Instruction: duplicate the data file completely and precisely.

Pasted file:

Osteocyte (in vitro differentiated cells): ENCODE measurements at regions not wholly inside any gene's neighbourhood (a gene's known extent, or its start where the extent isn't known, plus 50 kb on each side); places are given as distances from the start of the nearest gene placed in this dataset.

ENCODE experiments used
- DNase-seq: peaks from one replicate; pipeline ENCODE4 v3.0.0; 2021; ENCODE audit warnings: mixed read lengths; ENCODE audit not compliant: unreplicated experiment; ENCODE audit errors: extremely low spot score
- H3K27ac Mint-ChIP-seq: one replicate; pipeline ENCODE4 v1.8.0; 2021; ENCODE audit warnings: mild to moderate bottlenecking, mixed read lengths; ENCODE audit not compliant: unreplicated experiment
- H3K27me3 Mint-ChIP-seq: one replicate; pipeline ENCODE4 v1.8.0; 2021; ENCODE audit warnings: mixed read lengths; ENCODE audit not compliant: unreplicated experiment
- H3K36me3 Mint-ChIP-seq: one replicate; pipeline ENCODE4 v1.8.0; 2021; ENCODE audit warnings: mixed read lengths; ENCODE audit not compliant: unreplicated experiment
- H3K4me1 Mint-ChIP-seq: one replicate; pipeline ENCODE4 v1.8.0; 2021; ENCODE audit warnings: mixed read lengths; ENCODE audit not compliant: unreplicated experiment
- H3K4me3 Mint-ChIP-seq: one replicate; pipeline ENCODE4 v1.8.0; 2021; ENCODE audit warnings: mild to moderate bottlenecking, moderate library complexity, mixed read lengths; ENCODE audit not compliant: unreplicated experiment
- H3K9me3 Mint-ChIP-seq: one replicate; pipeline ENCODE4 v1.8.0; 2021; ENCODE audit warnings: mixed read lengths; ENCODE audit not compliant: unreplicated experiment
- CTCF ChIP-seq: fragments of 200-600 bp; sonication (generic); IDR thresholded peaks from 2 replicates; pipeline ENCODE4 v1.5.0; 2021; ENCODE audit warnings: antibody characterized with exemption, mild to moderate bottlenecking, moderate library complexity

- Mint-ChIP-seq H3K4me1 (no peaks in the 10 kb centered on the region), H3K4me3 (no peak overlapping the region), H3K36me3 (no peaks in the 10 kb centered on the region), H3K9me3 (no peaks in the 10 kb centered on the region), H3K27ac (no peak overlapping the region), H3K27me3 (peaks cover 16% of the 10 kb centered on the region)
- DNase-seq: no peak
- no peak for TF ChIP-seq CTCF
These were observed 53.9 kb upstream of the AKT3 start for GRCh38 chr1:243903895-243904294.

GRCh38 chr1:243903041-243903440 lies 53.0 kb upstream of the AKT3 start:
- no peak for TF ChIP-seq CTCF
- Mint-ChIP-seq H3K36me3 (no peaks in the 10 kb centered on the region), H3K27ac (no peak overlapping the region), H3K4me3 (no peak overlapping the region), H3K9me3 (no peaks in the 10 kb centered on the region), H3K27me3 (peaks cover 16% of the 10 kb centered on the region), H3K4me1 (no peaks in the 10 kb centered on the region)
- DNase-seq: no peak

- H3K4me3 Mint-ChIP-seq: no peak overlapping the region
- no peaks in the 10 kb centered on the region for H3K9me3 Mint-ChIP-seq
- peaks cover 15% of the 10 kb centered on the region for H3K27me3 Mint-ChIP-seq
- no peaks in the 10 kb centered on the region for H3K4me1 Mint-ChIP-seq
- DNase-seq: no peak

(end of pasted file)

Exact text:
Osteocyte (in vitro differentiated cells): ENCODE measurements at regions not wholly inside any gene's neighbourhood (a gene's known extent, or its start where the extent isn't known, plus 50 kb on each side); places are given as distances from the start of the nearest gene placed in this dataset.

ENCODE experiments used
- DNase-seq: peaks from one replicate; pipeline ENCODE4 v3.0.0; 2021; ENCODE audit warnings: mixed read lengths; ENCODE audit not compliant: unreplicated experiment; ENCODE audit errors: extremely low spot score
- H3K27ac Mint-ChIP-seq: one replicate; pipeline ENCODE4 v1.8.0; 2021; ENCODE audit warnings: mild to moderate bottlenecking, mixed read lengths; ENCODE audit not compliant: unreplicated experiment
- H3K27me3 Mint-ChIP-seq: one replicate; pipeline ENCODE4 v1.8.0; 2021; ENCODE audit warnings: mixed read lengths; ENCODE audit not compliant: unreplicated experiment
- H3K36me3 Mint-ChIP-seq: one replicate; pipeline ENCODE4 v1.8.0; 2021; ENCODE audit warnings: mixed read lengths; ENCODE audit not compliant: unreplicated experiment
- H3K4me1 Mint-ChIP-seq: one replicate; pipeline ENCODE4 v1.8.0; 2021; ENCODE audit warnings: mixed read lengths; ENCODE audit not compliant: unreplicated experiment
- H3K4me3 Mint-ChIP-seq: one replicate; pipeline ENCODE4 v1.8.0; 2021; ENCODE audit warnings: mild to moderate bottlenecking, moderate library complexity, mixed read lengths; ENCODE audit not compliant: unreplicated experiment
- H3K9me3 Mint-ChIP-seq: one replicate; pipeline ENCODE4 v1.8.0; 2021; ENCODE audit warnings: mixed read lengths; ENCODE audit not compliant: unreplicated experiment
- CTCF ChIP-seq: fragments of 200-600 bp; sonication (generic); IDR thresholded peaks from 2 replicates; pipeline ENCODE4 v1.5.0; 2021; ENCODE audit warnings: antibody characterized with exemption, mild to moderate bottlenecking, moderate library complexity

- Mint-ChIP-seq H3K4me1 (no peaks in the 10 kb centered on the region), H3K4me3 (no peak overlapping the region), H3K36me3 (no peaks in the 10 kb centered on the region), H3K9me3 (no peaks in the 10 kb centered on the region), H3K27ac (no peak overlapping the region), H3K27me3 (peaks cover 16% of the 10 kb centered on the region)
- DNase-seq: no peak
- no peak for TF ChIP-seq CTCF
These were observed 53.9 kb upstream of the AKT3 start for GRCh38 chr1:243903895-243904294.

GRCh38 chr1:243903041-243903440 lies 53.0 kb upstream of the AKT3 start:
- no peak for TF ChIP-seq CTCF
- Mint-ChIP-seq H3K36me3 (no peaks in the 10 kb centered on the region), H3K27ac (no peak overlapping the region), H3K4me3 (no peak overlapping the region), H3K9me3 (no peaks in the 10 kb centered on the region), H3K27me3 (peaks cover 16% of the 10 kb centered on the region), H3K4me1 (no peaks in the 10 kb centered on the region)
- DNase-seq: no peak

- H3K4me3 Mint-ChIP-seq: no peak overlapping the region
- no peaks in the 10 kb centered on the region for H3K9me3 Mint-ChIP-seq
- peaks cover 15% of the 10 kb centered on the region for H3K27me3 Mint-ChIP-seq
- no peaks in the 10 kb centered on the region for H3K4me1 Mint-ChIP-seq
- DNase-seq: no peak